Bill to cut NPR funding fails

A measure to cut federal funding for National Public Radio (NPR) was defeated last week in the U.S. House by a 239-171 margin.

“While National Public Radio … has been a source of controversy as of late, it has always been a drain on taxpayer dollars,” U.S. Rep. Tom Graves, R-Ga., said in a statement. “As it stands today, NPR annually receives up to $100 million through direct and indirect federal funds from federal agencies like the Corporation of Public Broadcasting and the National Endowment for the Arts. Yet, incredibly, NPR’s website claims, ‘We receive no direct federal funding for operations.’”

Added Graves: “With our national debt racing toward $14 trillion, Congress has no business subsidizing a media outlet like NPR, whose private endowment surpasses $225 million.”

NPR has been under fire since firing news analyst Juan Williams over remarks he made about Muslims. Williams has since been given a new contract with Fox News Channel.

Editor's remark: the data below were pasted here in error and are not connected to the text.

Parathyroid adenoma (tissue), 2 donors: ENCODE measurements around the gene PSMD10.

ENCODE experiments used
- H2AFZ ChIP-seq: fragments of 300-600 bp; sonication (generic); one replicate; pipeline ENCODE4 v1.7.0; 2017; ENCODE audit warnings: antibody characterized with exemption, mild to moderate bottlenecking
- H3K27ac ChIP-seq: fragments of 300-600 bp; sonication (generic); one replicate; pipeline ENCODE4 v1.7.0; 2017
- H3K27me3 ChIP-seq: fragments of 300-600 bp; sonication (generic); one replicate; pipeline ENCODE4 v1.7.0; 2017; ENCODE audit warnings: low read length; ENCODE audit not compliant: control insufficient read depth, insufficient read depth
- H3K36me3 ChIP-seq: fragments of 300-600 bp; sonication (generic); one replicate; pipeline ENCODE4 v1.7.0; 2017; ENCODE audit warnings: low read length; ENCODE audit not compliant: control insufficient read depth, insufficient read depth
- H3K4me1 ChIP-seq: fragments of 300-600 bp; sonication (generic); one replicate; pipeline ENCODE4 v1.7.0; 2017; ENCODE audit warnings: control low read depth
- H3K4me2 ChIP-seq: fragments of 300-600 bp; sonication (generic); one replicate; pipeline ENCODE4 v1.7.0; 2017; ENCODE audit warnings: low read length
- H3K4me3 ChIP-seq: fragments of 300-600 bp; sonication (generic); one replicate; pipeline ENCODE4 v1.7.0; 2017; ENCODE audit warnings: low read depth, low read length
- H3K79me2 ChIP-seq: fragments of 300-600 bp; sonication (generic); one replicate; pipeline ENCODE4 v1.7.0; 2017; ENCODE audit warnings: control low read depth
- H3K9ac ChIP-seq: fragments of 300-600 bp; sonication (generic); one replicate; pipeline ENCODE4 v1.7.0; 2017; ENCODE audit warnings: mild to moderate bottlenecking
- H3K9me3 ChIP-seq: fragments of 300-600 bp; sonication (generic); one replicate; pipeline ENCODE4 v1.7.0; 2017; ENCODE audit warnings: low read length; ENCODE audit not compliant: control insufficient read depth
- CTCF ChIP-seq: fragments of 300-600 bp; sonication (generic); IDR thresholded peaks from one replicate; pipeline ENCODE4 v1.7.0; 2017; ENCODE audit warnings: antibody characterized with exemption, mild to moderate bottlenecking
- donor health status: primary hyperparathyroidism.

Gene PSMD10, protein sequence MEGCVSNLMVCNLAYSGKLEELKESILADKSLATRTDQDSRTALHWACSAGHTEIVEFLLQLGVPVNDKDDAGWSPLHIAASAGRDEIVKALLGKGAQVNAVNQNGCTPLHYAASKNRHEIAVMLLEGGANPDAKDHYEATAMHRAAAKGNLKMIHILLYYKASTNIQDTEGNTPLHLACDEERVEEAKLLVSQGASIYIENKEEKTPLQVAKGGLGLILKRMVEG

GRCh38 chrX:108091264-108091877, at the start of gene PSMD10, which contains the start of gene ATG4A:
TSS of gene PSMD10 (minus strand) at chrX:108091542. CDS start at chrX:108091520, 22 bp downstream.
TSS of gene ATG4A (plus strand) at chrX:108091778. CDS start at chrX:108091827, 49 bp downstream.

“In light of Juan Williams’ recent firing, it is hard to see how anyone can claim that NPR does not have a liberal bias,” U.S. Rep. Tom Price, R-Ga., said in a news release. “While the network has the right to present whatever point of view its executives wish, taxpayers should not be forced to subsidize it.

“Without taxpayer funding, NPR will simply compete for listeners on a level playing field, just like any other media organization,” Price added. “Democrats may have defeated our money-saving effort today, but the incoming Republican majority will continue to do the people’s work and push for common sense spending cuts.”

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